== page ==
Robert and I celebrated New Year's Day with a delightful dinner of Honeyed Lemon Salmon en papilotte ("in paper"--which, in our case was actually a piece of aluminum foil).  When you cook fish in a little packet of parchment paper (or aluminum foil) it steams the fish, keeping it nice and moist. The packet also helps to guard against over-cooking.

I'm also including a recipe here for a delicious and brightly-colored chopped salad, which was the hit of the Cookie Day 2012 (an annual gathering of nieces, nephews and friends to over-decorate sugar and gingerbread cookies and celebrate being together).  I wish I had a picture of the salad, folks, but it got eaten before a camera could be found.  Scroll down for some great Cookie Day 2012 photos, though! :)

Honeyed Lemon Salmon en papilotte
The original recipe comes from the Seattle Bon Vivant blog, but I made a number of changes to the recipe.

MARINADE (for 1 ~8-ounce salmon fillet)
2 tablespoons honey
2 tablespoons lemon juice
1 tablespoon fresh thyme (or rosemary or tarragon)
1 clove garlic, minced

Combine all of the ingredients and pour over the salmon fillet. Cover and marinate in the fridge for about an hour.  Preheat the oven to 350 degrees.  Take the salmon out of the marinade and place on a large piece of parchment paper or aluminum foil, skin side down.  It's fine to include some of the garlic and herbs. Sprinkle with salt and pepper. Fold the paper over the salmon like you're wrapping a sandwich and securely fold down to enclose completely.  Place on a cookie sheet and bake in the oven for about 15 minutes.  Carefully unfold wrapping and check that fish is done--it should flake but still be a little translucent.  It may need another five minutes.  In general, 1/2 lb of salmon serves one person--though Robert and I usually just split a small fillet.

Colorful, Delicious & Healthy Chopped Salad
The inspiration for this salad came from two recipes from Mark Bittman, the wonderful food columnist for the New York Times.  Bittman and Sam Sifton (another Times writer) took on the task of making a "feast in a day" just before the holidays and that included a chopped salad.  Bittman's book, The Best Recipes in the World also includes a chopped salad of cabbage.  This is what I made with the ingredients I had and it was fantastic!  The honey, of course, is "SteffesWood Apiary" original addition.  This salad feeds a crowd--we had 14 people here for Cookie Day (though no leftovers to take a photo of, alas.)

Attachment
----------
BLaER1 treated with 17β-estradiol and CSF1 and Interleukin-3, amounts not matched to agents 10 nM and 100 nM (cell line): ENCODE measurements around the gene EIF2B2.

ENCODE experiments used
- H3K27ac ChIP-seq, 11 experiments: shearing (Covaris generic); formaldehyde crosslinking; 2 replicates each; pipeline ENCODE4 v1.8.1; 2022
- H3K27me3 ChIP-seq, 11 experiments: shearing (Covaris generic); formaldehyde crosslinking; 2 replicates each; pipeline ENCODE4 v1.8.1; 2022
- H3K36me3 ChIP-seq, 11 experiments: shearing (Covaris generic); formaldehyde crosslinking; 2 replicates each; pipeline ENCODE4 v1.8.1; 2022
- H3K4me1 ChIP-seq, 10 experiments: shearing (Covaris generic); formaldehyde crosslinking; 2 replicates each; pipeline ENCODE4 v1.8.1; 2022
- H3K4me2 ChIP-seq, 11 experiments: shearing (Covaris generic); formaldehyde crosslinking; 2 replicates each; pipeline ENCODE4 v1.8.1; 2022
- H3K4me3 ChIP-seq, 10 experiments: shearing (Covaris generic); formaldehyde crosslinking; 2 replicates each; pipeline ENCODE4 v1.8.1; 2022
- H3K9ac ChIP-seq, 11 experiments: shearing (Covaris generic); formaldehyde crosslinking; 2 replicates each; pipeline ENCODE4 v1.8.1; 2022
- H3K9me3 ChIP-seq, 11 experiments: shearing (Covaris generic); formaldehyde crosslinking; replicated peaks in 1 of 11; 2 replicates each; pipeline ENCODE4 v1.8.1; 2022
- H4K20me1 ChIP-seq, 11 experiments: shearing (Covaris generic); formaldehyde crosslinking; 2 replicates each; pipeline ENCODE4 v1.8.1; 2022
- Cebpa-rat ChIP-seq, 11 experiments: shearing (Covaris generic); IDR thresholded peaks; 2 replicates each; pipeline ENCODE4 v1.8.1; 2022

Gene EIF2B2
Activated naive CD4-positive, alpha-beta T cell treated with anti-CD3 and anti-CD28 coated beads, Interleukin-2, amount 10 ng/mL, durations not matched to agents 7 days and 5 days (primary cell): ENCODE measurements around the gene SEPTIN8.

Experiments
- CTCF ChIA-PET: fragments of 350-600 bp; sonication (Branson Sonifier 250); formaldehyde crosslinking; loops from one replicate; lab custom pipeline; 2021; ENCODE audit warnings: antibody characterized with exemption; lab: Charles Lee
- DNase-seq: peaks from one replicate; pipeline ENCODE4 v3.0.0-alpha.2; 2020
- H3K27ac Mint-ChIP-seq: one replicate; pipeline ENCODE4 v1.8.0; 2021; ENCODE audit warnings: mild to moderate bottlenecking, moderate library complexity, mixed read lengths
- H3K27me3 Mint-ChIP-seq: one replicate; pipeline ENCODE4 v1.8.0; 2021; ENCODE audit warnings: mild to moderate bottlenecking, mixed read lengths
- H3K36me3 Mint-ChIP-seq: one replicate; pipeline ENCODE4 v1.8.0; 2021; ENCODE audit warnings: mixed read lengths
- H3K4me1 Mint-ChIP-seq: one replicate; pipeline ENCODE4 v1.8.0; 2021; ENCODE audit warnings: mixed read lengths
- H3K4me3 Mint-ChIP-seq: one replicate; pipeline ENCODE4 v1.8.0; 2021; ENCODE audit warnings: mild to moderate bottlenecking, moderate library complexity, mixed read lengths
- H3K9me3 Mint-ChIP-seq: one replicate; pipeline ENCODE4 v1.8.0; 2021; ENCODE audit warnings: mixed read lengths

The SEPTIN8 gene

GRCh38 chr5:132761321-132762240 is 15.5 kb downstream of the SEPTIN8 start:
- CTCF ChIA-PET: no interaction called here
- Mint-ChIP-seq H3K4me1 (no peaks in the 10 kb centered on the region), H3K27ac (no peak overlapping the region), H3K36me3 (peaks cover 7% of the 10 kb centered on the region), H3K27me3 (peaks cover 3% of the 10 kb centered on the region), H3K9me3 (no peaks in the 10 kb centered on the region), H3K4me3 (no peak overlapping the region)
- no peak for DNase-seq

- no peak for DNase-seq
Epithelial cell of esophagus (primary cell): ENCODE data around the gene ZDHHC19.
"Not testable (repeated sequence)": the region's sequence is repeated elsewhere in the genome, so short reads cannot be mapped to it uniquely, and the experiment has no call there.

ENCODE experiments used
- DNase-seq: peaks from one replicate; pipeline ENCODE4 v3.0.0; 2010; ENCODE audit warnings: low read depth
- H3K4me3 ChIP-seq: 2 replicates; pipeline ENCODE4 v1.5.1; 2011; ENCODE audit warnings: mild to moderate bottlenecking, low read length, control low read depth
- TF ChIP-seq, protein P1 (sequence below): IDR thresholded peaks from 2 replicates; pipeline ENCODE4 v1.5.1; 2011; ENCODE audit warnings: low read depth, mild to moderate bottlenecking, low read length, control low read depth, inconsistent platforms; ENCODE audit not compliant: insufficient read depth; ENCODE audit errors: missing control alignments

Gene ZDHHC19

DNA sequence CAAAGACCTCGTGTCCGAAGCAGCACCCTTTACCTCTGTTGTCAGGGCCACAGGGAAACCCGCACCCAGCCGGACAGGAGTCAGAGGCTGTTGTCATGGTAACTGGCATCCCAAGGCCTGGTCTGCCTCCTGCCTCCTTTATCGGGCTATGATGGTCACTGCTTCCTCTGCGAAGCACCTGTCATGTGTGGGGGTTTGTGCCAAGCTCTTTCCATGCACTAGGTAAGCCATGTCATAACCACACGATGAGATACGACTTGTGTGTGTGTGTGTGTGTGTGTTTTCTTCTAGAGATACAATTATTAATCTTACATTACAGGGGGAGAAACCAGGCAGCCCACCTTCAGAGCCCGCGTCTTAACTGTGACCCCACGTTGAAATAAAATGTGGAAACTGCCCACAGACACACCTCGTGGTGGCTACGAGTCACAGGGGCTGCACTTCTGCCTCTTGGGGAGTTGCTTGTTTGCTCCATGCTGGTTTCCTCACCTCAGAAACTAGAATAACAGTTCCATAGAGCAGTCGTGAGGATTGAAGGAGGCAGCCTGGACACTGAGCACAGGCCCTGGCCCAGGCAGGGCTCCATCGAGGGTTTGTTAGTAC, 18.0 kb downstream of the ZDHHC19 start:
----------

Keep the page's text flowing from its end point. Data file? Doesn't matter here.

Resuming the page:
1 small head purple cabbage, chopped in 1/2 dice
kosher salt
1 sweet red pepper, seeded and chopped in 1/2 dice
1 sweet yellow pepper, seeded and chopped in 1/2 dice
1/2 English (seedless) cucumber, chopped in 1/2 dice
3 medium carrots, peeled and chopped in 1/2 dice
3 celery stalks, chopped in 1/2 dice
1 can large ripe olives, cut in half or thirds
1/2 cup fresh parsley, minced
3 tablespoons honey
3 tablespoons fresh lemon juice
1/2 cup extra virgin olive oil
salt and pepper to taste

Chop the cabbage, place in a colander or sieve over a bowl and sprinkle liberally with kosher salt, tossing to incorporate the salt well.  Let the cabbage sit in the colander for about an hour.  The salt will pull out some of the water from the cabbage and wilt it a bit.  Once the cabbage has wilted, rinse it thoroughly with water and drain then dry the cabbage as best you can using a kitchen towel (not terry cloth) or paper towels.  You don't want the cabbage to be wet so that the dressing will adhere to it.  Place the dry cabbage in a bowl along with all of the other vegetables, olives and parsley.  Toss to create a colorful mixture.  Drizzle the honey over the salad and toss well to incorporate the honey with the salad.  Put the lemon juice and oil in a jar with a tight fitting lid, secure the lid firmly and shake to emulsify the oil and lemon juice.  Pour over the salad and toss.  Taste and add salt and pepper.  The salad can be served immediately or covered and refrigerated for up to four hours to feed hungry cookie baker a little something nutritious. :)

Celebrity Guests at Cookie Day 2012